Radio echoes from the moon were first claimed to have been observed in 1946 by Z. Bay in Hungary. His recording system was unusual, and the first certain echoes obtained in the conventional sense on a cathode-ray tube were by the U. S. Army Signal Corps. Subsequently echoes were obtained by Kerr and Shain in Australia. These experiments showed that the moon echoes were subject to deep and rapid fading - an effect which is now believed to be due to a peculiarity of the moon's motion with respect to the earth, known as libration.
During this period, apparatus for lunar-echo studies was also under development at Jodrell Bank, and it appears that this is the only systematic investigation of the moon by the radio-echo technique which has yet been carried through. This apparatus works on a frequency of 120 mc and uses a transmitter giving 10 kw in 30-msec pulses at a recurrence rate of 0.6 per second. The receiver bandwidth is 30 cycles, and appropriate arrangements have to be made to allow for Doppler shift in the frequency of the returned signal.
The most important results obtained with this apparatus concern the long-period fading (20 to 30 minutes), which by cross-polarization experiments has been shown to be due to the rotation of the plane of polarization of the radio wave as it traverses the ionosphere (the Faraday effect). This immediately led to developing a moon-echo system by which the ionosphere's total electron content could be determined.
The technical difficulties in this work are considerable and, with the present aerial system, measurements can be made only with the moon in transit for about 10 periods in each lunation. The new telescope will immediately remove these handicaps and will enable systematic data to be collected about the total ionospheric electron content. This is bound to be of considerable importance to our understanding of the ionosphere and of solar-terrestrial relationships.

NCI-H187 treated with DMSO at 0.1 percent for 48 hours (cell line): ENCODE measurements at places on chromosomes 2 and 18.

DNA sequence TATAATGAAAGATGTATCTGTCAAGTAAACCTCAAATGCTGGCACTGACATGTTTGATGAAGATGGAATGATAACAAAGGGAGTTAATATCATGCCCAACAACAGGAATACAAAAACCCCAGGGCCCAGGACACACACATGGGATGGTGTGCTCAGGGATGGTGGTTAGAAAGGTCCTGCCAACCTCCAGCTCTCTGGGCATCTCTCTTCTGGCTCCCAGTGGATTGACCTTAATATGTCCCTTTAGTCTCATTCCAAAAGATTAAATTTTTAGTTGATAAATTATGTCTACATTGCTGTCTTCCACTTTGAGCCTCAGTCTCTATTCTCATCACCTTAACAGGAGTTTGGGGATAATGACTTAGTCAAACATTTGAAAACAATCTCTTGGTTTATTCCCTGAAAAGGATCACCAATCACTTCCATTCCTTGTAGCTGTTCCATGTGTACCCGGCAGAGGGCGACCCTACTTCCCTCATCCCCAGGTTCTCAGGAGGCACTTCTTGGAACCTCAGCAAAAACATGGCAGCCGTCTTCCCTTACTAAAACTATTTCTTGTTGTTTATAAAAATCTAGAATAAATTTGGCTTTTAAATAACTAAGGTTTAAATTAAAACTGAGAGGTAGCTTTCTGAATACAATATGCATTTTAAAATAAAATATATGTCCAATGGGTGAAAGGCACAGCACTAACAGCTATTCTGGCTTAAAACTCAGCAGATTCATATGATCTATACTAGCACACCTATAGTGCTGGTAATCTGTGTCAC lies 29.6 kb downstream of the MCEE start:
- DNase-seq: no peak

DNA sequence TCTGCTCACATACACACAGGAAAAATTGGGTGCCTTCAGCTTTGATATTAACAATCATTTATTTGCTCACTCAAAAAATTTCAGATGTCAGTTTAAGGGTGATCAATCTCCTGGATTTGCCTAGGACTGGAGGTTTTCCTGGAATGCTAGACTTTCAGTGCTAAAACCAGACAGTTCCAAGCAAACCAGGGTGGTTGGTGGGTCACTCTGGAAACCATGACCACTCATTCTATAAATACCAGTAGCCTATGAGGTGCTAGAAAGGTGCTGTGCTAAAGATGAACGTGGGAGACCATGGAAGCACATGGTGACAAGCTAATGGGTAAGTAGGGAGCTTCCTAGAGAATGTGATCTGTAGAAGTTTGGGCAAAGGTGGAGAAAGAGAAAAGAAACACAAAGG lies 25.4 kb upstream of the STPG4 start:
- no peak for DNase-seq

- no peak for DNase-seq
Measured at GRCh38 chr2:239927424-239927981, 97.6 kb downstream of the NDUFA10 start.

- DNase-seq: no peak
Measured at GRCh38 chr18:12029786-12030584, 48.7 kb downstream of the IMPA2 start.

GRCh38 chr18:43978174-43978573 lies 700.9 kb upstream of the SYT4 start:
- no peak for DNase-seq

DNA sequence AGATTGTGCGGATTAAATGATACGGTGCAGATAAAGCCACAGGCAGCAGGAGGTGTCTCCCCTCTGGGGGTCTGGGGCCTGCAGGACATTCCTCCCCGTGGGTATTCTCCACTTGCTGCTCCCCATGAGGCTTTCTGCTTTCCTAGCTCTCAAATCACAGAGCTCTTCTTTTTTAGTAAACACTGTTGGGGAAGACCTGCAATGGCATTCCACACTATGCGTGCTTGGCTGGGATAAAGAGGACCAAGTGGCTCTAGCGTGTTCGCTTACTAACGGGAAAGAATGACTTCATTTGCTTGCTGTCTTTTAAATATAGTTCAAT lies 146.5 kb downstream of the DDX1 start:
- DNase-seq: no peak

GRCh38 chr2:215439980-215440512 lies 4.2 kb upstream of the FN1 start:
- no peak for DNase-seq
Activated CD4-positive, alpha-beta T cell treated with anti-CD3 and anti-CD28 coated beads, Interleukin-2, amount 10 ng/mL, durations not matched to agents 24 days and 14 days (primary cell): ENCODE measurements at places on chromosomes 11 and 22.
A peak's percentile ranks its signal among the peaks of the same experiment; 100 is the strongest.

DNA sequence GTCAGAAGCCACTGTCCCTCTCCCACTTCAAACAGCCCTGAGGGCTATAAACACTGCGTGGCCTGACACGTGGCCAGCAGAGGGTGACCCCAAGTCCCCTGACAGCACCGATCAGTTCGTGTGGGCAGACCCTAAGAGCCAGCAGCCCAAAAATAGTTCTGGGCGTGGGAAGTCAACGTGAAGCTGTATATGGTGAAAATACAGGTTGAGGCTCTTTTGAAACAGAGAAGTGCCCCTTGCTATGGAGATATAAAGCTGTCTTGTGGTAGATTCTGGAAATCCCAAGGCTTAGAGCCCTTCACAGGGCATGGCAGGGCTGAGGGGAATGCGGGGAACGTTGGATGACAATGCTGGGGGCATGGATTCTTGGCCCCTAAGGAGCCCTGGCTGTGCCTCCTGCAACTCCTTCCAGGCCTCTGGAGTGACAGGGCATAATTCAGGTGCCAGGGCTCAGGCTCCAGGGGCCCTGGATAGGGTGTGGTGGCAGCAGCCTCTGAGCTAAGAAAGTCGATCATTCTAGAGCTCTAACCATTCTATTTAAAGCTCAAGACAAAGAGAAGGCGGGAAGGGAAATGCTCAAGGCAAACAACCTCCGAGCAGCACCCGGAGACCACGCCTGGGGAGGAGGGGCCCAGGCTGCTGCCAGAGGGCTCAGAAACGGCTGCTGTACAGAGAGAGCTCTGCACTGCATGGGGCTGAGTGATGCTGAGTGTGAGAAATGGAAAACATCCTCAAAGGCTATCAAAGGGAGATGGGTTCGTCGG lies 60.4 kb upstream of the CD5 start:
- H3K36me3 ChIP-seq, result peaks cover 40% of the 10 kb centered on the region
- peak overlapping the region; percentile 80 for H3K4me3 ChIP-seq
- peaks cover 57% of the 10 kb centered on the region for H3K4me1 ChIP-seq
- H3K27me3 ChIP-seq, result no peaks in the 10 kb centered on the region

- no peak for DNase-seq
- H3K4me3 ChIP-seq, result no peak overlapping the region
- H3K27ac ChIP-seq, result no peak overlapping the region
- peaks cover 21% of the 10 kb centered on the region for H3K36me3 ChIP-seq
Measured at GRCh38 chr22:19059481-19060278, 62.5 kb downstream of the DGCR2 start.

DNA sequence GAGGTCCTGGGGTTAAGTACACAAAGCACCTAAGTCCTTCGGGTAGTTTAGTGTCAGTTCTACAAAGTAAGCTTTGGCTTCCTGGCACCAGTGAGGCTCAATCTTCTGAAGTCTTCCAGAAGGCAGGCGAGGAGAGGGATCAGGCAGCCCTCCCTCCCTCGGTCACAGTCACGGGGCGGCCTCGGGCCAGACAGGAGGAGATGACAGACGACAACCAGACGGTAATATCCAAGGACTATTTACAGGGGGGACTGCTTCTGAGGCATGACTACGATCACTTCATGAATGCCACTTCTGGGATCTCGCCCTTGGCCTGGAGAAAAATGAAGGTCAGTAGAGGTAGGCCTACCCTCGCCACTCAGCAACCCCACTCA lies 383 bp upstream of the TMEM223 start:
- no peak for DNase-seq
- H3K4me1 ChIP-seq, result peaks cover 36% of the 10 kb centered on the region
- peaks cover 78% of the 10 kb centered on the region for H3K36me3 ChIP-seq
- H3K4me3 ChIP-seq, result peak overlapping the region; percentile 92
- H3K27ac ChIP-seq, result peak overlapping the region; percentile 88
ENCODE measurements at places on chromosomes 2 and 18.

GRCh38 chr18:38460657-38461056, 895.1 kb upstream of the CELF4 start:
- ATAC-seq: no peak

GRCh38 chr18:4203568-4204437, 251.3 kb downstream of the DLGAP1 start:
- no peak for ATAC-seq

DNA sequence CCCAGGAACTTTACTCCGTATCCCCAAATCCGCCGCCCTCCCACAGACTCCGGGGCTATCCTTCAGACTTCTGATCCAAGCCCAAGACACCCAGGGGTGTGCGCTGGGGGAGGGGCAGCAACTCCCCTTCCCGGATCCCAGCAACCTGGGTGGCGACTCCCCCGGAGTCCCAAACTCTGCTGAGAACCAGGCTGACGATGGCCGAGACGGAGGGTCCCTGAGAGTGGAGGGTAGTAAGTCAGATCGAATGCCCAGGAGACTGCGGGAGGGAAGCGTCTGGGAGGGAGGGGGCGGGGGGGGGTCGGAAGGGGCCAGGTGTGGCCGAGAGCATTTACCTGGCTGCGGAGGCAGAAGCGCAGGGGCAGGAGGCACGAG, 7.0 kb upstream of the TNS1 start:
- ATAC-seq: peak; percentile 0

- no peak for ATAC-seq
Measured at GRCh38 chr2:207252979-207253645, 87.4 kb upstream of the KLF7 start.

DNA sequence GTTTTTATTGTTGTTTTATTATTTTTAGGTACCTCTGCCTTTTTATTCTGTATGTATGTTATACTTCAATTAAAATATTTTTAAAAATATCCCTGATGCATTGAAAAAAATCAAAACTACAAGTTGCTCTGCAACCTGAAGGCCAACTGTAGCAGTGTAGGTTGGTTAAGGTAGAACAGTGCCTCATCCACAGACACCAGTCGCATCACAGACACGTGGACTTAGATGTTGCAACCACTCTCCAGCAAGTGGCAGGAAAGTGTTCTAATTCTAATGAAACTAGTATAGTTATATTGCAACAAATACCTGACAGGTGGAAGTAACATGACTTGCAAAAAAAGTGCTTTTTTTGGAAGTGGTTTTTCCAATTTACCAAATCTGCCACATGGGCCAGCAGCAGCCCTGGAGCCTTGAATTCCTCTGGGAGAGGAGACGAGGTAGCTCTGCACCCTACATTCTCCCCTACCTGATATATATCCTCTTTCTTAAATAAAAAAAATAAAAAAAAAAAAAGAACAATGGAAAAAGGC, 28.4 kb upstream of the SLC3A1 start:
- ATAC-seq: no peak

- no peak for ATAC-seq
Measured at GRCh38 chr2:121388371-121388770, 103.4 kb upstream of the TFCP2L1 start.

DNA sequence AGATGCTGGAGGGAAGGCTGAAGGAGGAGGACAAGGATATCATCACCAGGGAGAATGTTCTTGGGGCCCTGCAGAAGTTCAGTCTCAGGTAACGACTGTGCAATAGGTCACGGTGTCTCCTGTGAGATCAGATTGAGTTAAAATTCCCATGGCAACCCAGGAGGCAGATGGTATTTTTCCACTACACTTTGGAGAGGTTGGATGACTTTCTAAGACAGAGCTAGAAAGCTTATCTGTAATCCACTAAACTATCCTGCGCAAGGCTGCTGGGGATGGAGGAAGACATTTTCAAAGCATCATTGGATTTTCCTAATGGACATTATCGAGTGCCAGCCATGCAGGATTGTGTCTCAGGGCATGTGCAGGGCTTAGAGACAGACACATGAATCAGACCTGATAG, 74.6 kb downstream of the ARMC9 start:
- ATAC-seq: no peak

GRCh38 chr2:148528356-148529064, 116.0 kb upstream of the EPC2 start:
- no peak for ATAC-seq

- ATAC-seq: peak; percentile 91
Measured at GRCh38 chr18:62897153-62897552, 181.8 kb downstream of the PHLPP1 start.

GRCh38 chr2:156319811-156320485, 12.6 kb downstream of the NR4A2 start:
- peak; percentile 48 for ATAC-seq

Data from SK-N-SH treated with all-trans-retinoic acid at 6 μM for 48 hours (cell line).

The problem of radio echoes from the planets is vastly more difficult and, as far as is known, no serious attempts have yet been made to solve it. The magnitude of the problem relative to the moon is indicated by the fact that success in detecting radio echoes from Venus would demand an overall power sensitivity between 1 and 10 million times greater than that required in the case of the moon. This assumes, of course, that the reflection coefficient of the planet would not be inferior to that of the moon.
At the controller's desk. At night the telescope is illuminated so the controller can still keep everything in view.
The problem has been carefully considered at Jodrell Bank in relation to the very great gain of the new telescope, and an attempt to obtain planetary echoes will be made early in the research schedule. The complete return journey of the earth-Venus radio signal will take 4 minutes and success in detecting such a radio echo would be a spectacular technical accomplishment. Nevertheless, the experiment could not be justified on this basis, and it is hoped that with the telescope a systematic program will be possible in which the rotation period can be determined and information obtained about the Venusian surface and atmosphere.
The telescope will also be used to study very faint meteors and the aurora borealis by the radar technique. As a receiver it will be applied to many other problems such as the radio emissions from the sun and the planets. In all these programs the great power gain coupled with the adaptability and ease of steering of the telescope is confidently expected to give results of outstanding interest as well as importance.
* Director of the Jodrell Bank Experimental Station, University of Manchester.
** A device for accelerating electrons or protons in a circular orbit in an increasing magnet field by applying an alternating electric field in synchronism with the orbital motion. At sufficiently high speeds polarized light and, it is believed, polarized radiation, some in the radio spectrum, is produced. The polarization is in the direction of motion.
*** Radio Astronomy. Lovell and Clegg. Radio Astronomy, Pawsey and Bracewell. The Changing Universe, Pfeiffer.
Posted July 30, 2014